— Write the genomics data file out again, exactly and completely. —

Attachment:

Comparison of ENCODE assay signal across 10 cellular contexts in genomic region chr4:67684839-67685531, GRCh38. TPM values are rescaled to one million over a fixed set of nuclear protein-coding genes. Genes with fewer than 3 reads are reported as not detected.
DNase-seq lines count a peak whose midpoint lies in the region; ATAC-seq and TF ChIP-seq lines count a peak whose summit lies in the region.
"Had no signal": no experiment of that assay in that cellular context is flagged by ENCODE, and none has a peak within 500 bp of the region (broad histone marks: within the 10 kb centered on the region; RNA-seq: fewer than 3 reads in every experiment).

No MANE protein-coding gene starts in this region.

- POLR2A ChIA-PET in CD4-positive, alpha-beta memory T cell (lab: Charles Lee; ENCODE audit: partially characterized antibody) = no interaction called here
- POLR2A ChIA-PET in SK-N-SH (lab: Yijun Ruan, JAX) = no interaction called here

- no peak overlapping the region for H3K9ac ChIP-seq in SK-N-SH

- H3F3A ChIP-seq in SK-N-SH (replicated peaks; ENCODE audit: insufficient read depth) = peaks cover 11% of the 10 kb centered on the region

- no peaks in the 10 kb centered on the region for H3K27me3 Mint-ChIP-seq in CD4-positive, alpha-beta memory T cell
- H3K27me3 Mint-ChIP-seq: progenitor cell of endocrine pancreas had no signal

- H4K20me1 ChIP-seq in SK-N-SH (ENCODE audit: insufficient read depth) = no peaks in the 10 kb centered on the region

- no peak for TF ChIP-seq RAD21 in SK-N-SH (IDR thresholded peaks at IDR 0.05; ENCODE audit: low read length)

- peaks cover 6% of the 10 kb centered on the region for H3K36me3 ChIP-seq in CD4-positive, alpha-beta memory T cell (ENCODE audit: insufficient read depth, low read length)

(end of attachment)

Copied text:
Comparison of ENCODE assay signal across 10 cellular contexts in genomic region chr4:67684839-67685531, GRCh38. TPM values are rescaled to one million over a fixed set of nuclear protein-coding genes. Genes with fewer than 3 reads are reported as not detected.
DNase-seq lines count a peak whose midpoint lies in the region; ATAC-seq and TF ChIP-seq lines count a peak whose summit lies in the region.
"Had no signal": no experiment of that assay in that cellular context is flagged by ENCODE, and none has a peak within 500 bp of the region (broad histone marks: within the 10 kb centered on the region; RNA-seq: fewer than 3 reads in every experiment).

No MANE protein-coding gene starts in this region.

- POLR2A ChIA-PET in CD4-positive, alpha-beta memory T cell (lab: Charles Lee; ENCODE audit: partially characterized antibody) = no interaction called here
- POLR2A ChIA-PET in SK-N-SH (lab: Yijun Ruan, JAX) = no interaction called here

- no peak overlapping the region for H3K9ac ChIP-seq in SK-N-SH

- H3F3A ChIP-seq in SK-N-SH (replicated peaks; ENCODE audit: insufficient read depth) = peaks cover 11% of the 10 kb centered on the region

- no peaks in the 10 kb centered on the region for H3K27me3 Mint-ChIP-seq in CD4-positive, alpha-beta memory T cell
- H3K27me3 Mint-ChIP-seq: progenitor cell of endocrine pancreas had no signal

- H4K20me1 ChIP-seq in SK-N-SH (ENCODE audit: insufficient read depth) = no peaks in the 10 kb centered on the region

- no peak for TF ChIP-seq RAD21 in SK-N-SH (IDR thresholded peaks at IDR 0.05; ENCODE audit: low read length)

- peaks cover 6% of the 10 kb centered on the region for H3K36me3 ChIP-seq in CD4-positive, alpha-beta memory T cell (ENCODE audit: insufficient read depth, low read length)